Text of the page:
Everyone's all aflush with talk of Sarah Palin's invocation of "blood libel," so this section of her prepared statement probably isn't getting the attention it deserves:
President Reagan said, "We must reject the idea that every time a law's broken, society is guilty rather than the lawbreaker. It is time to restore the American precept that each individual is accountable for his actions." Acts of monstrous criminality stand on their own. They begin and end with the criminals who commit them, not collectively with all the citizens of a state, not with those who listen to talk radio, not with maps of swing districts used by both sides of the aisle, not with law-abiding citizens who respectfully exercise their First Amendment rights at campaign rallies, not with those who proudly voted in the last election.
I agree! While I don't think there's any harm in having a discussion about how the existence of toxic discourse creates an environment given to terrible crimes, such as this weekend's mass murder in Tucson, Arizona, I certainly agree that it's wrong to assign criminal culpability to anyone other than the perpetrators of criminal acts. If others want to use the occasion to ponder our moral responsibility, that's a sign of our strength and thoughtfulness, not a sign of our guilt. If we all become slightly better people for the experience, so much the better.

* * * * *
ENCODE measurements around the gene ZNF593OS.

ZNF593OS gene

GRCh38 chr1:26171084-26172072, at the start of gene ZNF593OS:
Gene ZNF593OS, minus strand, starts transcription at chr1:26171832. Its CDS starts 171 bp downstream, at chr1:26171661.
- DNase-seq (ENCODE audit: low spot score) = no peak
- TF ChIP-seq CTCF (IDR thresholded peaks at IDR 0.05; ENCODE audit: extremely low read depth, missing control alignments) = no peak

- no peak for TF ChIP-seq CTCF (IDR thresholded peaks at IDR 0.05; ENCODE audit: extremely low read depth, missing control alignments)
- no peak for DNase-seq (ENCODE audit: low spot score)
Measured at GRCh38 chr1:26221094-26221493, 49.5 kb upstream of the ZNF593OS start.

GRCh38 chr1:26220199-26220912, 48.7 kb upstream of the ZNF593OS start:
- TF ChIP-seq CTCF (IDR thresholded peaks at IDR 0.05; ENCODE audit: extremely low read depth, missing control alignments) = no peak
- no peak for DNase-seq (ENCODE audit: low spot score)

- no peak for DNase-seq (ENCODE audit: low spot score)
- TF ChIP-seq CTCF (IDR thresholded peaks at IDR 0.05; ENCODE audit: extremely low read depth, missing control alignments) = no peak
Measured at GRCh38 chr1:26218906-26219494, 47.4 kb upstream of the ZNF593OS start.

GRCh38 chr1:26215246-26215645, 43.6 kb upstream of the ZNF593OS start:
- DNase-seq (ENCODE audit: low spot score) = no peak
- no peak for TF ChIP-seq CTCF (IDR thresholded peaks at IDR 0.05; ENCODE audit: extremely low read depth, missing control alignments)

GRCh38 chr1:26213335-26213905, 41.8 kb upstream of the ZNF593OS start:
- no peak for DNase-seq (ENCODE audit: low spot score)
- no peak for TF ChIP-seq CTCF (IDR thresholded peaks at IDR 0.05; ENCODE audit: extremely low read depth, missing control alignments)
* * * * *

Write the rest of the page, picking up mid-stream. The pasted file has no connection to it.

That said, I'm mildly surprised to see Palin endorsing these ideas. Not that I don't welcome it! Indeed, "acts of monstrous criminality" do "stand on their own," and there's no reason whatsoever to impugn the character of anyone outside of those acts, especially anyone who's a "law-abiding citizen" just "respectfully exercising" their "First Amendment rights" to freely exercise their religious faith or speak or peaceably assemble or publish or petition their government for redress of their grievances.
But if that's the case, why was Sarah Palin so opposed to the law-abiding citizens of New York City who maybe wanted to freely exercise their religious faith and maybe play some basketball and foster interfaith activities in Lower Manhattan? Chalk it up to a self-refudiation, I guess. Anyway, got to celebrate it! (I'm still going to let John Dickerson have his say about the whole "blood libel" thing, though.)